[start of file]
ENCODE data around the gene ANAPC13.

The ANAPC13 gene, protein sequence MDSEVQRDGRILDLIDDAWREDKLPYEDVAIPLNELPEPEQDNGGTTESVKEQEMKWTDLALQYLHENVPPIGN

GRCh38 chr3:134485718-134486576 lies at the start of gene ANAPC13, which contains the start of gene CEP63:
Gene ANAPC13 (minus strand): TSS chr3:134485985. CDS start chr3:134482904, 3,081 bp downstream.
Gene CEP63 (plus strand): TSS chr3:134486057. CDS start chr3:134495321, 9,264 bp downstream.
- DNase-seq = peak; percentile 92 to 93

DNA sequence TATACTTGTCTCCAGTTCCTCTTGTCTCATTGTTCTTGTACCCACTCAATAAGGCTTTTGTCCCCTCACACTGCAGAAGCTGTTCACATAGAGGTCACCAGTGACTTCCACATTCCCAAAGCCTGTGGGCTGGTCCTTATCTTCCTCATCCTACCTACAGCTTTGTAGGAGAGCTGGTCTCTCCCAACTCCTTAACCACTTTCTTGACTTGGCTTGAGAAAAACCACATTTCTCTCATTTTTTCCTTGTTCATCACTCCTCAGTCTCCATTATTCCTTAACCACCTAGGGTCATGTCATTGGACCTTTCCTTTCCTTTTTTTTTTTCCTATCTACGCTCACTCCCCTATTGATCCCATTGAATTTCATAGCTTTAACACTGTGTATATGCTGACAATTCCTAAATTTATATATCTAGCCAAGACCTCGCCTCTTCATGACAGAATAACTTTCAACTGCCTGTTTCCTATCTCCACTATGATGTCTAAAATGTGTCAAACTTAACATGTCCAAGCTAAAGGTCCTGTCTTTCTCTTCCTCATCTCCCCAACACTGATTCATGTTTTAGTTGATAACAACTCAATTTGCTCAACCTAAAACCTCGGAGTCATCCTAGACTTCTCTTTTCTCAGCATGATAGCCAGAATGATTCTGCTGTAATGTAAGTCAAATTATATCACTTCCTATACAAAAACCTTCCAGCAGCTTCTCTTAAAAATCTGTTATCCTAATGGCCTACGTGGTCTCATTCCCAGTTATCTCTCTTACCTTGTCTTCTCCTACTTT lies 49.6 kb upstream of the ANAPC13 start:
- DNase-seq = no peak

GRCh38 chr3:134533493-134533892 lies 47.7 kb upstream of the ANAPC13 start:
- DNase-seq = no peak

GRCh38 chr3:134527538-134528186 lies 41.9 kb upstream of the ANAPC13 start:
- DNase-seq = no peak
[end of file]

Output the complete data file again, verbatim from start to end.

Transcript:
ENCODE data around the gene ANAPC13.

The ANAPC13 gene, protein sequence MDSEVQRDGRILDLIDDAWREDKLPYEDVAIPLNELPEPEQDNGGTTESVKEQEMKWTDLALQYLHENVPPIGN

GRCh38 chr3:134485718-134486576 lies at the start of gene ANAPC13, which contains the start of gene CEP63:
Gene ANAPC13 (minus strand): TSS chr3:134485985. CDS start chr3:134482904, 3,081 bp downstream.
Gene CEP63 (plus strand): TSS chr3:134486057. CDS start chr3:134495321, 9,264 bp downstream.
- DNase-seq = peak; percentile 92 to 93

DNA sequence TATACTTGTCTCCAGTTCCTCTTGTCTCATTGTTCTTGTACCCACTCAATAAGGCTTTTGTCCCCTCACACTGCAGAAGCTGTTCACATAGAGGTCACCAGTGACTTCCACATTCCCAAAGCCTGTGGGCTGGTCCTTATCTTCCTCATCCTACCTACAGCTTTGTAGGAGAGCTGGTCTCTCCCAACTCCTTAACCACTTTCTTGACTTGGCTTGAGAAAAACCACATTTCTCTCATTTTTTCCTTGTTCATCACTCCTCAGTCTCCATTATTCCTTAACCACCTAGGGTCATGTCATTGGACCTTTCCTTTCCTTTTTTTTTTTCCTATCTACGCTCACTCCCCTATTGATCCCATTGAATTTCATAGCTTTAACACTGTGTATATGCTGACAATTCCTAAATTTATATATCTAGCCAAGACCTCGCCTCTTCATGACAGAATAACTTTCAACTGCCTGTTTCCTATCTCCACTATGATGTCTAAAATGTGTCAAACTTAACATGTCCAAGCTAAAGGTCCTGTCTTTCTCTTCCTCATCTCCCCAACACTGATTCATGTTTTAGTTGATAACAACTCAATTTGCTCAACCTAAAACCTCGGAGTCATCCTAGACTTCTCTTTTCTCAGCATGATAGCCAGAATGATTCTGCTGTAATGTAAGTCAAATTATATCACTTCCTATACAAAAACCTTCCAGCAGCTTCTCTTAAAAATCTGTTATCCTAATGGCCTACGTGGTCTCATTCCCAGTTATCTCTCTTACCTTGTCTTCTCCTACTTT lies 49.6 kb upstream of the ANAPC13 start:
- DNase-seq = no peak

GRCh38 chr3:134533493-134533892 lies 47.7 kb upstream of the ANAPC13 start:
- DNase-seq = no peak

GRCh38 chr3:134527538-134528186 lies 41.9 kb upstream of the ANAPC13 start:
- DNase-seq = no peak